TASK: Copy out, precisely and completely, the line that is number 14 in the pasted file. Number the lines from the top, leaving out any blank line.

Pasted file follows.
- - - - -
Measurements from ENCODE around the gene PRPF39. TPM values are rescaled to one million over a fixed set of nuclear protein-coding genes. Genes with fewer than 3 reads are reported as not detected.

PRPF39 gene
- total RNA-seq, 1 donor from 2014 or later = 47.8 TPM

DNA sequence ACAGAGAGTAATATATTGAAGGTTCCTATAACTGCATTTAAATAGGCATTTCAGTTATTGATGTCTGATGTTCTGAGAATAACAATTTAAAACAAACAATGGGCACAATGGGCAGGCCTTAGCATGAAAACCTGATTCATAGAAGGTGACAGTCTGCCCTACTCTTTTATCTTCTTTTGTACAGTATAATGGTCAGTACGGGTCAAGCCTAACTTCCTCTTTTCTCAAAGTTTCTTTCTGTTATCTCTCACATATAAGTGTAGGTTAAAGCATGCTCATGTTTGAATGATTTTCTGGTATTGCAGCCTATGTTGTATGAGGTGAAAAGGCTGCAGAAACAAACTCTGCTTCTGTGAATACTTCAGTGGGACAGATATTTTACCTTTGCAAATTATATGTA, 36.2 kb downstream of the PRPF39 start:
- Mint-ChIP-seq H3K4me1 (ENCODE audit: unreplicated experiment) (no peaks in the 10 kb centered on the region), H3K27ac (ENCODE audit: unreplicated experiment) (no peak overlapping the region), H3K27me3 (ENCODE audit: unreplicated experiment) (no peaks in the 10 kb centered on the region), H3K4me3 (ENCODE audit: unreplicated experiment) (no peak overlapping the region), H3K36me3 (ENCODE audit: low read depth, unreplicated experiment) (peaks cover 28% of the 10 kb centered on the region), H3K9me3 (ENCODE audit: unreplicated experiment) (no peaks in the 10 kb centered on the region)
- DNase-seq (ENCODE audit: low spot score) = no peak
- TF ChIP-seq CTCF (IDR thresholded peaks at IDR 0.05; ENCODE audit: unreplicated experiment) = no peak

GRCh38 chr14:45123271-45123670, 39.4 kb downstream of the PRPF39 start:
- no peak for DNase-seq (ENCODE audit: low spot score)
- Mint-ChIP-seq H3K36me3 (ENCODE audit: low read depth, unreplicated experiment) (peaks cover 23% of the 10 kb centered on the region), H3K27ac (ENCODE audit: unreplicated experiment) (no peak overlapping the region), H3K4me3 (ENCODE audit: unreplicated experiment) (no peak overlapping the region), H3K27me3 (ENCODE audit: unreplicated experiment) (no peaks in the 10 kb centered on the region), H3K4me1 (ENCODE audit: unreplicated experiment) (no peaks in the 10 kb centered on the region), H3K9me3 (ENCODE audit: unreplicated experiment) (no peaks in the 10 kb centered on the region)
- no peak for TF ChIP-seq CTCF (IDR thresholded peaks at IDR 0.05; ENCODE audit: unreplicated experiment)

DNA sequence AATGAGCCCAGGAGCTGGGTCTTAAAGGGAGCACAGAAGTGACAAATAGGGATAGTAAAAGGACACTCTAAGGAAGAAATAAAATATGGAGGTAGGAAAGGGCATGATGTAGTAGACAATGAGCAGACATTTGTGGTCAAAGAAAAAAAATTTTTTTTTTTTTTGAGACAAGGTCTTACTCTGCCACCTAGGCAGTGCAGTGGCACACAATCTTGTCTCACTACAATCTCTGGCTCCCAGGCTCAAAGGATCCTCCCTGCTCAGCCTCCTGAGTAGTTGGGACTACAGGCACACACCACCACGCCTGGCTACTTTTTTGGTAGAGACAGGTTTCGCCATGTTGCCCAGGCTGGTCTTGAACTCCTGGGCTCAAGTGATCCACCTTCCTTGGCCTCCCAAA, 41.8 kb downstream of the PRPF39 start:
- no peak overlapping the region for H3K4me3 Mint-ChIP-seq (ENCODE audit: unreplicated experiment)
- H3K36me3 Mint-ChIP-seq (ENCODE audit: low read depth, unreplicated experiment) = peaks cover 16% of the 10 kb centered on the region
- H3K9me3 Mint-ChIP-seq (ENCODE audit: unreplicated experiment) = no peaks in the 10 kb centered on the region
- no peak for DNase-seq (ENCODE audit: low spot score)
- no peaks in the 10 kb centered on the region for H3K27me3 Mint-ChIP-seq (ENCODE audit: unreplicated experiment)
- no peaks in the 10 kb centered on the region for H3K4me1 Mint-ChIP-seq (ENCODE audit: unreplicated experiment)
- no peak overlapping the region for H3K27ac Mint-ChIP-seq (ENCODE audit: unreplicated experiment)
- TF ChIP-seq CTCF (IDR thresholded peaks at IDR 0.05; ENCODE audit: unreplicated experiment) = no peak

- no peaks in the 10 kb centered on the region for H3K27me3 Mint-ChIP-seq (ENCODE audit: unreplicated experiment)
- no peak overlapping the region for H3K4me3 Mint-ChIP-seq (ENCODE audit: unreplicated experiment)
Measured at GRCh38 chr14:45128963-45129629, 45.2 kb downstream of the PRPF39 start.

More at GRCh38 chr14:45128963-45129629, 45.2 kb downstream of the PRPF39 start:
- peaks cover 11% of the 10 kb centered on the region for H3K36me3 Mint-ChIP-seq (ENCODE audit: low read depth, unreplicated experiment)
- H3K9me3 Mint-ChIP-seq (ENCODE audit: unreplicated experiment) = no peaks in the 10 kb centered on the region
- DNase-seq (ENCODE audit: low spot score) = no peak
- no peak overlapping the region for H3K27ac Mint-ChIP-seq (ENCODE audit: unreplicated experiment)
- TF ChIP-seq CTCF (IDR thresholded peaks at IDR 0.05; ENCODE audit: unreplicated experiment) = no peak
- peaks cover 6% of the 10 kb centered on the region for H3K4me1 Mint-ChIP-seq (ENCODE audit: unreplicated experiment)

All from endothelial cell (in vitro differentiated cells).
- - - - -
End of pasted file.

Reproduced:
- H3K36me3 Mint-ChIP-seq (ENCODE audit: low read depth, unreplicated experiment) = peaks cover 16% of the 10 kb centered on the region